A Friend Was Holding Out

Tuesday, October 24, 2017

Resting Heartbeat
So, every so often I put feelers out through social media about wanting to photograph old cars and barns.  My friends all know that I enjoy photographing these things.  I ask then, how is it that one of my friends out of nowhere one day starts talking about a Nova sitting in her back yard.  Wait.....a Nova you say?  A '72 you say?  How have I not heard about this until now?  Well, it's better late than never I suppose.  She sent me some pictures of the car as it sat under a car cover.  It was hard to tell the actual condition of the car, but I could see that there was very little rust on it.  But, I had not shot a Nova before, and they are one of my favorite body styles from the 70's.  it was worth a shot...pardon the pun.

Looking at the pictures, I could tell where the sun would be hitting, and I was pretty sure that I would need some nice diffused lighting to make the exposures look right.  The trees let the sky through, so an overcast day would probably not work as well with the bright white shining through the trees.  I was going to need a blue sky day with clouds over the sun, or a dark gray day to make it work out.  My first opportunity came the night of severe storms.  The sky was great, but the wind was relentless and it was raining.  The next day promised decent cloud cover, and a possibility for a shoot.

The Soul Remains
As the afternoon neared, the sky was much clearer than the forecast had lead me to believe.  I wasn't sure if it was going to work, but I figured that since I had worked through lunch and could leave a little early, I would give it a try.  If nothing else, I could scout it out and see what was there to work with.  When I arrived, the trees were doing a decent job of blocking the direct light, so that was good.  There was plenty of blue sky behind the trees as well so that was in my favor.  I went over and pulled the cover off and looked at the car.  It wasn't nearly as rusty as I was hoping.  Shoot, it was actually in pretty good condition.  The car itself though, was worth photographing and the lighting was looking pretty good for the time being.

I went ahead and pulled out my camera and mounted the 24-70mm lens since I was going to have to get in close due to some obstacles in the yard.  I started to size up compositions and wasn't all that impressed due to an out building to the rear of the car.  It wasn't horrible, but it made the pictures look like a basic snapshot, and I wasn't looking for that type of photograph.  I started to get in closer to the details and found that there were some wonderful lines in this car.  That was what I zeroed in on for the pictures.

Yesterday's Chevrolet
Of course, I started out with the emblems as those are some of my favorite things to photograph on these older cars.  There wasn't quite as much flare to the '70's though, and I was left really wanting more out of the emblems.  I guess I have been spoiled by the '40's and 50's emblems recently.  At any rate, I was able to get in close and capture some compositions that made sense and caught the soul of the car.  Of course, the vintage "Heartbeat" tag on the front captured my eye, and the fact that the script matched the color of the car was an added bonus.  It proved a nice balance to the image.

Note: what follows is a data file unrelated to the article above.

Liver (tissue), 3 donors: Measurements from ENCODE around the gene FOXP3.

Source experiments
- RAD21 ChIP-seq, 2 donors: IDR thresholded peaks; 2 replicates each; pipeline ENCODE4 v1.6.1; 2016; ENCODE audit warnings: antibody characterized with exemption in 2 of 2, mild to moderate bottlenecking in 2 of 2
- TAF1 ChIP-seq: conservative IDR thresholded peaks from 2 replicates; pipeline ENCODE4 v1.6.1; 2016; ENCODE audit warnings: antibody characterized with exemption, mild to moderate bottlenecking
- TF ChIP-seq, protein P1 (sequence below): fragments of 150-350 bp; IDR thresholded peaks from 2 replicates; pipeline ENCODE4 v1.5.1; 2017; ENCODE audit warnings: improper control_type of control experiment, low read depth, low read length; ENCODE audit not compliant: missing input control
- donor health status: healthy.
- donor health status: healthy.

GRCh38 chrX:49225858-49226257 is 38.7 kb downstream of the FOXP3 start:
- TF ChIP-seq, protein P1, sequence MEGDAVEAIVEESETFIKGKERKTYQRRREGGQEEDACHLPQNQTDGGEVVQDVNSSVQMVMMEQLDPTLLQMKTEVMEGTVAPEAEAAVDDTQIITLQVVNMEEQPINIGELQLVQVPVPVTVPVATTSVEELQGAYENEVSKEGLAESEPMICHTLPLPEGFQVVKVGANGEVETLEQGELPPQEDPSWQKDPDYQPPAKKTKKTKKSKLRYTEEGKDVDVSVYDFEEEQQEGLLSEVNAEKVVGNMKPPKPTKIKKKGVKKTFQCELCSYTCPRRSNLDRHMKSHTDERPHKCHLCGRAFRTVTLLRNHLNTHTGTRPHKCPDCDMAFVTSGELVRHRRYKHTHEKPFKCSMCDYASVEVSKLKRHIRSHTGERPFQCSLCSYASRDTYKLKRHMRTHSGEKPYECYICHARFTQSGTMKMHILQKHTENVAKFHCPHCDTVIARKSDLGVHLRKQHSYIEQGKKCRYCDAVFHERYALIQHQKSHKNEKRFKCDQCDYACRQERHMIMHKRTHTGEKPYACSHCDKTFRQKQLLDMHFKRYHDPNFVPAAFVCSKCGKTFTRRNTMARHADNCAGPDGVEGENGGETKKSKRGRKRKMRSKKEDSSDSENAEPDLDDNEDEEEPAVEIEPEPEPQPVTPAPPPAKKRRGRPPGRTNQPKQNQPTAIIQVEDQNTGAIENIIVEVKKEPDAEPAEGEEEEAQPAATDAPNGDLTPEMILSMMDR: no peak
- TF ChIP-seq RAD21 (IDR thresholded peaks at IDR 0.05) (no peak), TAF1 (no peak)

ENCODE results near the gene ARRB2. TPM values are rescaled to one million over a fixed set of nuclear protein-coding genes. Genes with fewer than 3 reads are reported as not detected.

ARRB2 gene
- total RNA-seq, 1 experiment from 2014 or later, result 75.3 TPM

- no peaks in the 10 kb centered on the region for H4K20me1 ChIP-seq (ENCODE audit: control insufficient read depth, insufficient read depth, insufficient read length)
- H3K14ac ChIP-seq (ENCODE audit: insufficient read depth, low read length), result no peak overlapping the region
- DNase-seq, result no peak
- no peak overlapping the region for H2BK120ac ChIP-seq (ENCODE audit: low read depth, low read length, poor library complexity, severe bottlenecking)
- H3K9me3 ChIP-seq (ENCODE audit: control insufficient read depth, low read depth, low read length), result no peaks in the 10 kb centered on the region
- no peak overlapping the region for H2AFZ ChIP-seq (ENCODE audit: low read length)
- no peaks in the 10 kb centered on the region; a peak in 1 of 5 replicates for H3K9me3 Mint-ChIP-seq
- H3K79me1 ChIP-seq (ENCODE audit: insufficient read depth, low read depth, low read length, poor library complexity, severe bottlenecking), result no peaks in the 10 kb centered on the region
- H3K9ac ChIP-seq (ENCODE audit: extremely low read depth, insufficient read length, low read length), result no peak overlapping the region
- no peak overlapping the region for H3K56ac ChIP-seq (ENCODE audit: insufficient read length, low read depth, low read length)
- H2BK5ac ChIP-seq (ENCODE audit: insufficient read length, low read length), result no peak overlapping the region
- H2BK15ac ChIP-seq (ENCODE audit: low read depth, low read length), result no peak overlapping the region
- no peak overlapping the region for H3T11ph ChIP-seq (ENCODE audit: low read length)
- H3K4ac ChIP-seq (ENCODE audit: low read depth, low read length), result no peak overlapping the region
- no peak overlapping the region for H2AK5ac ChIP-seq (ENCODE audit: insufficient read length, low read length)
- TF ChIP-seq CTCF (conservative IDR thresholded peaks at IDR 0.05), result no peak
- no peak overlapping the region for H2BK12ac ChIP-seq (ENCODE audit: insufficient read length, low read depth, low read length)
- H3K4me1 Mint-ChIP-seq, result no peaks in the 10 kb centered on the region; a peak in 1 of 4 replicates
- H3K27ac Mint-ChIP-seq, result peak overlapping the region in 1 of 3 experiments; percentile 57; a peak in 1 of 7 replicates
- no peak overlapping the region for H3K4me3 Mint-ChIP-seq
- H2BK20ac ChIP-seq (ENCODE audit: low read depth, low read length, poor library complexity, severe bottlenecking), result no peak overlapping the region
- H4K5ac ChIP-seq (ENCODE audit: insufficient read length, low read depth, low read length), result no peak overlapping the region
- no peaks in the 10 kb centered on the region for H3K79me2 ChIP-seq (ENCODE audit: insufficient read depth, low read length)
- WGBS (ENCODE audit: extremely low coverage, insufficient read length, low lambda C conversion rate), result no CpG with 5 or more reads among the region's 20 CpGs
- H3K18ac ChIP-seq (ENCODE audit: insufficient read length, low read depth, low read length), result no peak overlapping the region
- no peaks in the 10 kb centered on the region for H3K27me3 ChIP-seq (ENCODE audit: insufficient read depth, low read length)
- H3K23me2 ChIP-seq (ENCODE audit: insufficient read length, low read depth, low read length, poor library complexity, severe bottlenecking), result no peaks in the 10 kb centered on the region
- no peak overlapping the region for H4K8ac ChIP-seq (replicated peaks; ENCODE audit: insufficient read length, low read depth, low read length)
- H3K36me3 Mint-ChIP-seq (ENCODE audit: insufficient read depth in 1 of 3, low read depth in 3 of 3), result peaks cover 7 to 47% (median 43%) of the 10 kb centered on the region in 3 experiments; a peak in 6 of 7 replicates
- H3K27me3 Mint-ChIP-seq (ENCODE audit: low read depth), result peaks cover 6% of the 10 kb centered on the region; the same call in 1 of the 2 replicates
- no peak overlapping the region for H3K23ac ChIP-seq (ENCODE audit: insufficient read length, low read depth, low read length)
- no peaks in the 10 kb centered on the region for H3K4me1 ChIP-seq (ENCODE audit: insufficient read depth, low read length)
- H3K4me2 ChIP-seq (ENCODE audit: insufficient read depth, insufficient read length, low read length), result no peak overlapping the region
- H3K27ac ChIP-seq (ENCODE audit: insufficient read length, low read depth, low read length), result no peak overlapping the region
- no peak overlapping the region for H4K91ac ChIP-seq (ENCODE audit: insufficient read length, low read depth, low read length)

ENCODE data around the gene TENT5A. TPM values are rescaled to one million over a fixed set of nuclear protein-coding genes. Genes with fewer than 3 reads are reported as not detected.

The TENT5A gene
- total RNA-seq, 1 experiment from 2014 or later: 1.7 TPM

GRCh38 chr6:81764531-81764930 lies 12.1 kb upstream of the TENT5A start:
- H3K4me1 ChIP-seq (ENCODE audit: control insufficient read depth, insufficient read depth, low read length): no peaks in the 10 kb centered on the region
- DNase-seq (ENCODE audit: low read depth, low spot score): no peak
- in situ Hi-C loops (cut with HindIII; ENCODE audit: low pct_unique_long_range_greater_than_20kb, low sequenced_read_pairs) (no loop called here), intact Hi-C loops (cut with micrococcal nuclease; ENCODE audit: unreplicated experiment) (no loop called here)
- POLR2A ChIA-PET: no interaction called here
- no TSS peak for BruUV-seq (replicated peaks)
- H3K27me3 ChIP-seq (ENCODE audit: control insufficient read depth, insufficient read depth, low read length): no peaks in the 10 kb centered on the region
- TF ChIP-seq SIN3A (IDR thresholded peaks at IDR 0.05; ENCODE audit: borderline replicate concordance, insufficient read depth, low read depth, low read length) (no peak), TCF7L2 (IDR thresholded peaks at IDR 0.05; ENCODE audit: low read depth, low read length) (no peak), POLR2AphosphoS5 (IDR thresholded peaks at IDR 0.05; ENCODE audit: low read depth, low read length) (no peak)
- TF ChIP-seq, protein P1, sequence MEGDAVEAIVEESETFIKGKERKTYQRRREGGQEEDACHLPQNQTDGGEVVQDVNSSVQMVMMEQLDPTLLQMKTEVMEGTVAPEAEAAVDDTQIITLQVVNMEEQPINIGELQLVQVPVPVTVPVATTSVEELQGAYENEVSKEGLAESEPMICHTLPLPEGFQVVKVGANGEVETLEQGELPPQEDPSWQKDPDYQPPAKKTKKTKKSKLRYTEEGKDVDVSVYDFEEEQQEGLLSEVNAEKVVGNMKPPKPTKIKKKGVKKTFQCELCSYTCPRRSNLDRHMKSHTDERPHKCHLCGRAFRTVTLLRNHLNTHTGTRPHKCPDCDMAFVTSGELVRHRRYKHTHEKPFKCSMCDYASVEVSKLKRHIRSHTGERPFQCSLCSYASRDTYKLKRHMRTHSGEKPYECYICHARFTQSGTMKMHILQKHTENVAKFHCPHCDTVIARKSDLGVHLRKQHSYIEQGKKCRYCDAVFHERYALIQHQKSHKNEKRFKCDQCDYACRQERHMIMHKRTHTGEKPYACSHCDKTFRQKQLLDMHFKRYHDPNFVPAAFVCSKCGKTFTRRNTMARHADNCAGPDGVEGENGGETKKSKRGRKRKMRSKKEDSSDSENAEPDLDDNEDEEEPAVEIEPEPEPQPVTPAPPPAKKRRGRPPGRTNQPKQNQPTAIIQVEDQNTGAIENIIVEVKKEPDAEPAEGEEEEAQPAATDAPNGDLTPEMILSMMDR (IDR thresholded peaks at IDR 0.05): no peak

Brake for Rust
Just because the car was in generally good condition doesn't mean that it was devoid of rust.  There was some decent body rot on the car that captured my attention.  Fortunately, there was a good deal of it near the rear name plate and tail light.  Of course, this captured my attention and I went to work figuring out a composition that included these elements as they all work together to tell a story.  From a rust hunter's standpoint, this composition was the money shot for this old car.

One of the features of these old Novas that I really like was one that was shared with the late '60's Chevelles.  That is the continuation of the grill to the edge of the fender.  The fins are an iconic part of this design and were captured beautifully from the side.  To make for a complete composition, I was very happy to see that the displacement badge and the marker light were still intact on the fender.  They really helped to break up the sea of red.  Fortunately, I had some nice green tones in the woods just beyond to balance out the very warm tones of the fender.  For a car nut, there are just enough clues here to determine what car you are looking at, but you do have to take it all in before you figure it out.  For those that aren't car nuts, there are lots of angles that add to the excitement of the image to draw you in.  The depth is provided by the limited depth of field causing a blur to the background.

Grill in the Woods
Speaking of that iconic grill, I had to get a composition with the whole front end represented.  Since the sun was starting to give me some mottled lighting on the fender, I used that to help highlight the 350 badge and the headlight.  The woods once again provided a nice color balance to the image and kept the red from being overly prominent.  There is more there than I would have typically liked, but I think overall, the color balance works just fine.

I spent about an hour working the car, and in that hour, I got 37 frames shot.  There are many compositions that I don't have represented here because they were just too mundane and boring.  many included the outbuilding which I didn't think was too bad at the time, but looking at the pictures on the monitor, it was a very big distraction.  It was the close up shots that really made this photo shoot.  I was actually quite surprised to have ended up with six different pictures that I really liked from this car.  Not too bad for an hour's work.

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